The Microbrew Lover's Cookbook: Pizza and Beyond
Beer and the foods of Mediterranean Europe.
Sun, Oct 18, 2009 at 04:58 PM
MOVE OVER WINE: The ingredients that shape the food of southern Europe pair well with beer. (Photo: jupiterimages)
Wine may be the favorite beverage from Spain and Portugal through southern France, Italy, and the Balkans to Greece, but the ingredients that shape all the cuisines of southern Europe — olives and their oil, wheat (in bread and pasta), tomatoes, garlic, tangy cheeses often made from sheep’s or goat’s milk, and herbs like oregano, basil, and thyme — also combine very well with beer. Pizza and beer are no strangers in North America, but fewer beer drinkers may be aware of the popularity of beer and tapas in Madrid and other Spanish cities. And while it may seem heretical to the French, a good hoppy ale can be the perfect thing to accompany a Languedoc-style cassoulet.
Pantry Notes: Mediterranean Europe
• Olive oil: I use two types of olive oil on a regular basis, one relatively mild for cooking (usually a big-can brand like Star or Bertolli) and a more flavorful extra virgin olive oil for salad dressings, sauces, and other dishes where you will really taste the oil. There is an amazing variety of the latter on the market, and you don’t have to pay top dollar for a good one from Greece, Italy, or Spain, so shop around. Keep all olive oil in a cool place out of sunlight, and use it within a few months after opening.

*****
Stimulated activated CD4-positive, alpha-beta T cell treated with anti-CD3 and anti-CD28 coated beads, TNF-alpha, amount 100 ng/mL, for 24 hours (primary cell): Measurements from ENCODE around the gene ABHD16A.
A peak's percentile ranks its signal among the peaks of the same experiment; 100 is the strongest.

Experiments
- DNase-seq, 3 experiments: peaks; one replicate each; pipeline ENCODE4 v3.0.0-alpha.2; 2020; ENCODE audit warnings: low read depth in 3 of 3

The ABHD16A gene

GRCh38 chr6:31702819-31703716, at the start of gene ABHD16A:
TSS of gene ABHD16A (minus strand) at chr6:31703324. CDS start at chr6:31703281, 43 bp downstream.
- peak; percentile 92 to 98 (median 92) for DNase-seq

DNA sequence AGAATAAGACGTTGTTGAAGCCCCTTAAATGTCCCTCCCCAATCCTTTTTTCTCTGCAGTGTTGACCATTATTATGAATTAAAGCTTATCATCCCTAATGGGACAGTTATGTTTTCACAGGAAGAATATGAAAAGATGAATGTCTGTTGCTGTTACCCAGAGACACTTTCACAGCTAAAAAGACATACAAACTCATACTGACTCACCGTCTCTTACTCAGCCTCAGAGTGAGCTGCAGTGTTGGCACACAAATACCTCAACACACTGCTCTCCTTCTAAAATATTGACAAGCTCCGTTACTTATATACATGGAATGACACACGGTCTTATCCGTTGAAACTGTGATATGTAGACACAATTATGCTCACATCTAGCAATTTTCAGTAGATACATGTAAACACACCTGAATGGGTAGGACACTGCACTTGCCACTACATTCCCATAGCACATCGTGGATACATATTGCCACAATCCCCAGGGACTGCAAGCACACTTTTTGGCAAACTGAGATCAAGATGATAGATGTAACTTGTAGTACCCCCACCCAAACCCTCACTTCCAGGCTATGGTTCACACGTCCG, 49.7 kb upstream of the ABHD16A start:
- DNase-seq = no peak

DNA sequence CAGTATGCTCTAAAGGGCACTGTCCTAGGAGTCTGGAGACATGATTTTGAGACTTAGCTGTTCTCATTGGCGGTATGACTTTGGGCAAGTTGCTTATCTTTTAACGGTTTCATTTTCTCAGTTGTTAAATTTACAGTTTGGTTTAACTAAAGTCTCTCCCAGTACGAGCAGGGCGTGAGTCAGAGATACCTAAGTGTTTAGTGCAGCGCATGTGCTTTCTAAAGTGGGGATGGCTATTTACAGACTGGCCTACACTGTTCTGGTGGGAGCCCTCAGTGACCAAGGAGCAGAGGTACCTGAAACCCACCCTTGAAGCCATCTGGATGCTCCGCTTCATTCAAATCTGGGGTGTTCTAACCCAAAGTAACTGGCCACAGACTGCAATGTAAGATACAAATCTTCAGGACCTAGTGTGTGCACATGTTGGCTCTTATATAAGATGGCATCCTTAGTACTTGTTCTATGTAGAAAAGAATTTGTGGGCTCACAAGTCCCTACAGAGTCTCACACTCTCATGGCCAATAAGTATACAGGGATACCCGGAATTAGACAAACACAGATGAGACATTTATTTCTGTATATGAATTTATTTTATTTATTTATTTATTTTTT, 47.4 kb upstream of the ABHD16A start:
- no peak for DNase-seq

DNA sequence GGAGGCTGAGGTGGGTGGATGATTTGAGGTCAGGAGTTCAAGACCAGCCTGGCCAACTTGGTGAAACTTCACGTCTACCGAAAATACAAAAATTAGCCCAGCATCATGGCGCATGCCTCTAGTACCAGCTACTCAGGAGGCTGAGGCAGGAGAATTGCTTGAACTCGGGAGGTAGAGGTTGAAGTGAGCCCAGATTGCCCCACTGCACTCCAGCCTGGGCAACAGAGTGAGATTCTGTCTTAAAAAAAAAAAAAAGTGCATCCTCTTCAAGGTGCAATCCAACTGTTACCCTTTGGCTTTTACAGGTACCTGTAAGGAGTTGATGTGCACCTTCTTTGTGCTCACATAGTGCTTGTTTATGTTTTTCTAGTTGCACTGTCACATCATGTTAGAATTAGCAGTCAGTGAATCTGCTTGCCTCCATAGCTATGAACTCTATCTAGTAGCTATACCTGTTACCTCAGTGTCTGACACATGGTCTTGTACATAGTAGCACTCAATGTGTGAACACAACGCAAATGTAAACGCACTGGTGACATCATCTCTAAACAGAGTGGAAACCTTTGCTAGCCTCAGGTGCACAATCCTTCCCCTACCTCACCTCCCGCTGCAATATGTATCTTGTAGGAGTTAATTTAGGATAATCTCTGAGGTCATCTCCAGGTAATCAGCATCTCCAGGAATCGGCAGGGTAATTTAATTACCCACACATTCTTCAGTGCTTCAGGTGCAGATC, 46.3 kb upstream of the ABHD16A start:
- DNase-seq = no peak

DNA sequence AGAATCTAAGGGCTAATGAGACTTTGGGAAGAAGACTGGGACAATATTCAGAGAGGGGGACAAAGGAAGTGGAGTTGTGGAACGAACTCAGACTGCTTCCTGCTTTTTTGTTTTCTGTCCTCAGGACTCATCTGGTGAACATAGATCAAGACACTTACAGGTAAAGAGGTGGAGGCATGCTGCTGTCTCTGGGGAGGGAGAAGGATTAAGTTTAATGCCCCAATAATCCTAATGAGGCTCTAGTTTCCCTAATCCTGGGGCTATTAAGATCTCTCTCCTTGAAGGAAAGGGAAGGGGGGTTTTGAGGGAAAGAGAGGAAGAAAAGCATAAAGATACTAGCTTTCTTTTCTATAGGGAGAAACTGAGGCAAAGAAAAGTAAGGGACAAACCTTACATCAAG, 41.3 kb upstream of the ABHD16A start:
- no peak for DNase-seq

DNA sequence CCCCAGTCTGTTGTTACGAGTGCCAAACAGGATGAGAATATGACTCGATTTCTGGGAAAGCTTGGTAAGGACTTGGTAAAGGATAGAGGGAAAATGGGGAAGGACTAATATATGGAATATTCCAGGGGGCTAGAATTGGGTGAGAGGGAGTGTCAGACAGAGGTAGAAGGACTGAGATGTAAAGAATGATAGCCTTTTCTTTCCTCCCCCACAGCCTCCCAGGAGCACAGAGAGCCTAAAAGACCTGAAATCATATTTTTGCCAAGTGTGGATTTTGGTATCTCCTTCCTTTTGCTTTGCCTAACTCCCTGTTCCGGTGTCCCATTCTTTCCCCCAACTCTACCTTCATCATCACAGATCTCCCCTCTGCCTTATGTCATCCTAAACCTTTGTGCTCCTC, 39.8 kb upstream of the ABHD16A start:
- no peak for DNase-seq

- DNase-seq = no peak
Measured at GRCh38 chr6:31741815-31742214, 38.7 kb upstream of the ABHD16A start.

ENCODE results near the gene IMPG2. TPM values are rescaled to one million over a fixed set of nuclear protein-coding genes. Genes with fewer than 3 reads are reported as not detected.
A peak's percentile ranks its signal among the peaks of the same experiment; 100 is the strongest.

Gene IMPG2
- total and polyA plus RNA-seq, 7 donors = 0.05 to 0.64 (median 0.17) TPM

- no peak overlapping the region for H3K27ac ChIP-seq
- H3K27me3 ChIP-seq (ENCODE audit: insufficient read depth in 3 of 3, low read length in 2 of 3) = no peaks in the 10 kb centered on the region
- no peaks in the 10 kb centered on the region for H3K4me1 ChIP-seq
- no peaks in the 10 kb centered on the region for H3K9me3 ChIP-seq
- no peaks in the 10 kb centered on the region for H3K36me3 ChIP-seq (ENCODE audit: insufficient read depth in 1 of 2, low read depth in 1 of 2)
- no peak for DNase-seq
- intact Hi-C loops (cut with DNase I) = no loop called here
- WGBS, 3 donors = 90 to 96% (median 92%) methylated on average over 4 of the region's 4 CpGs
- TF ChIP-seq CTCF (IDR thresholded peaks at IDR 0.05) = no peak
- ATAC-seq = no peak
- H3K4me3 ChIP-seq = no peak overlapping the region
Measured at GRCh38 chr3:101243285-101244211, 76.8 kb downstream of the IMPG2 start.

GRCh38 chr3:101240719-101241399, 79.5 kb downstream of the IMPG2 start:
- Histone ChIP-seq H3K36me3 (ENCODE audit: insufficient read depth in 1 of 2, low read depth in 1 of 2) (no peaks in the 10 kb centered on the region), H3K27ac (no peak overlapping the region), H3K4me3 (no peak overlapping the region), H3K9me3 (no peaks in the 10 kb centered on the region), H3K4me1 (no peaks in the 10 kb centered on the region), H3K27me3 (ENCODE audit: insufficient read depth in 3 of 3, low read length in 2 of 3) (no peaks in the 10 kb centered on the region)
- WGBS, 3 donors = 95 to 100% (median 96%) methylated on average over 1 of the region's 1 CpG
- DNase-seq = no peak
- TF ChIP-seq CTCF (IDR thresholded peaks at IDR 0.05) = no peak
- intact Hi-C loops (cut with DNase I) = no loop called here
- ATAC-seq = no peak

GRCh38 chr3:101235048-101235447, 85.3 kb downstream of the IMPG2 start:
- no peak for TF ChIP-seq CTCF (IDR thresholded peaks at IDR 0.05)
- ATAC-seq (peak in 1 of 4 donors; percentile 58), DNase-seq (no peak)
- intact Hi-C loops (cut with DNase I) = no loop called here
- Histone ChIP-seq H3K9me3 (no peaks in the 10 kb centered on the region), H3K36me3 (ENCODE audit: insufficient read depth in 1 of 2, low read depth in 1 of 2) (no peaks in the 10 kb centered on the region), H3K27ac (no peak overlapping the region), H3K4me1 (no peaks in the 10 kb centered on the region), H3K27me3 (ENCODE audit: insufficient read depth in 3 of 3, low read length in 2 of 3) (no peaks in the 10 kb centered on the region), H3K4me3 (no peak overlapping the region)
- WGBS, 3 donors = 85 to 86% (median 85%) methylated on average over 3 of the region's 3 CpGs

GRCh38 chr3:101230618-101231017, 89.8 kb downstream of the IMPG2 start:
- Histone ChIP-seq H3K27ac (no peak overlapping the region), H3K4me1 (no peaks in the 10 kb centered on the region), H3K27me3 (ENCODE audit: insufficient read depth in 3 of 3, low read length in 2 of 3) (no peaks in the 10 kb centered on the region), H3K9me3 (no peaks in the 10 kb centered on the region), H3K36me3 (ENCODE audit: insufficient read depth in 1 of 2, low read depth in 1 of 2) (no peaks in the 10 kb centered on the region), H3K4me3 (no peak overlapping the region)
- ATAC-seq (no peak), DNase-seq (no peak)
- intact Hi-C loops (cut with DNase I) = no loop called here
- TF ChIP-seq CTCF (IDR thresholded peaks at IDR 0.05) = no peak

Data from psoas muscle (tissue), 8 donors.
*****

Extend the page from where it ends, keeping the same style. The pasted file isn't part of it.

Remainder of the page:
• Garlic: Look for rock-hard heads of garlic without any soft or sprouting cloves; this can be a tall order some times of the year. If there is a green sprout in the middle of a clove, some cooks claim that cutting it out improves the flavor of the rest. It certainly can’t hurt.
• Grating cheeses: Authentic Parmigiano-Reggiano from Parma, Italy, sets the world standard, with the more regional Grana Padano close behind. Both beat the pants off any domestic “Parmesan,” although I do like the aged Asiago made by Stella of Wisconsin. Pecorino Romano is a sharp sheep’s-milk cheese with a similar texture. All these cheeses should be grated just before use, and the cut pieces keep well in the refrigerator. If they get too dry, wrap them in a slightly damp paper towel and then in plastic wrap and refrigerate overnight.
Recipes from Pizza and Beyond (Mediterranean Europe):
Also from The Microbrew Lover's Cookbook:
The Microbrew Lover’s Cookbook
From The Microbrew Lover’s Cookbook, Copyright © 2002 by Jay Harlow. Used by arrangement with Jay Harlow.